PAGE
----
- Prepare the pastry and fit it into a 9-inch tart pan with a removable bottom. Refrigerate until well chilled, about 20 minutes. Prick the shell with a fork and bake until lightly golden, about 10 minutes. Remove from the oven and let come to room temperature.
- Heat the oven to 375 degrees and place a baking sheet on a low rack.
- In a food processor, grind the almonds. Add 2/3 cup sugar, the eggs, vanilla, orange zest, Sherry and salt, and process to make a smooth, sticky paste. With the motor running, drop in the butter through the feed hole, piece by piece, and process until smooth.
- Peel the pears, cut them in half lengthwise and with a spoon remove the vein for the stem and the seed pit. As you finish each pear half, slip it into a work bowl filled with a mixture of 1 tablespoon apple cider vinegar and enough water to cover all of the pears.
- Spread the almond mixture in the base of the tart, using the back of a spoon to spread it as evenly as possible.
- Pat each pear half dry and carefully cut it into thin crosswise slices, about 1/8 inch, keeping the pear in its original form. As you finish each pear half, lift it, using the flat of the knife as a spatula, and carefully place it in the tart pan, with the narrow stem end toward the center. Gently press down into the frangipane. Place each subsequent pear half next to the previous one in a spoke pattern until the tart is filled. Brush the pears with the melted butter and sprinkle with about 1 tablespoon sugar.
- Place the tart pan on the baking sheet and bake until the almond mixture is puffed and golden and the pears are tender, 40 to 45 minutes. Serve at room temperature.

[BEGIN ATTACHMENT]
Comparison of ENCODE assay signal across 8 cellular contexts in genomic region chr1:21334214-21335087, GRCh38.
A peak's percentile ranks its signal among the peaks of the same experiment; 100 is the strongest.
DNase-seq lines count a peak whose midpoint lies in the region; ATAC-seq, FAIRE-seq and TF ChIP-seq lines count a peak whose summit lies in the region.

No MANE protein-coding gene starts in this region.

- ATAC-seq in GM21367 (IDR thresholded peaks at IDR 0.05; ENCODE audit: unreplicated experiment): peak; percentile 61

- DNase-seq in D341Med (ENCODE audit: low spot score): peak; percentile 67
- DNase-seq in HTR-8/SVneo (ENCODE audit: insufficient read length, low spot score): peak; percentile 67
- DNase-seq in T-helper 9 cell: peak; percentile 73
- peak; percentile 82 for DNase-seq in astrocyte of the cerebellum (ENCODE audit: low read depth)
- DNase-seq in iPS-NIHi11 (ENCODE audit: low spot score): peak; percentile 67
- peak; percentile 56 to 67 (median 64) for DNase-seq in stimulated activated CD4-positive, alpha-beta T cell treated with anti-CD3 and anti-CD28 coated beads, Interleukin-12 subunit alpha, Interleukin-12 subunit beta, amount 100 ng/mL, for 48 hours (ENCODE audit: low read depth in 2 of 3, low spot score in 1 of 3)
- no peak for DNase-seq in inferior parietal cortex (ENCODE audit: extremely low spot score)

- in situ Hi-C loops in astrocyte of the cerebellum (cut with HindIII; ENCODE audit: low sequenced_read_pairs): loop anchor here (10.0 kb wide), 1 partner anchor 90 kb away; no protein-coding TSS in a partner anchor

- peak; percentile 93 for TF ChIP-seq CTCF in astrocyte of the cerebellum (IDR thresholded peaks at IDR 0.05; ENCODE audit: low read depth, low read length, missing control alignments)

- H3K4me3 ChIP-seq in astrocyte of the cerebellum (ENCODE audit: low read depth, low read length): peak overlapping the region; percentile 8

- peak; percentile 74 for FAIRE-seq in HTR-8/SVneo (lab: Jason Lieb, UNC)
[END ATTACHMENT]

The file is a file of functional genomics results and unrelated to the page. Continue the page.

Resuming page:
Dr. Will Clower is the author of The Fat Fallacy, a book exploring the paradox of the French way of eating. He's got a website FatFallacy.com, where you can learn, step-by-step, how to live a healthy and long life.
Bill Mattos is the chairman of the California Poultry Federation.
Slow Food USA started the Heritage Turkey project in 2000 to protect and revive traditional native breeds of turkey which were in danger of extinction. By partnering with small farmers across the country, the Heritage Turkey Project has saved seven breeds of turkey which were on the verge of completely disappearing.
Supermarket turkeys are a breed called Broad-breasted White. We all know how boring they can be. Heritage Turkeys are a completely different eating experience. Rich with flavor and texture, never dry or mealy, the Heritage Turkeys make Thanksgiving an exciting food event.
This year, as we did a couple years ago, our turkeys are offered by our good friend and fabulous farmer, Peter Schaner.
- Thanksgiving is November 25, 2004
- Our flock is both Standard Bronze and Bourbon Red
- There will be two pickup dates and locations
1. Sunday, November 21 at the Hollywood Farmers' Market
2. Wednesday, November 24 at the Santa Monica Farmers' Market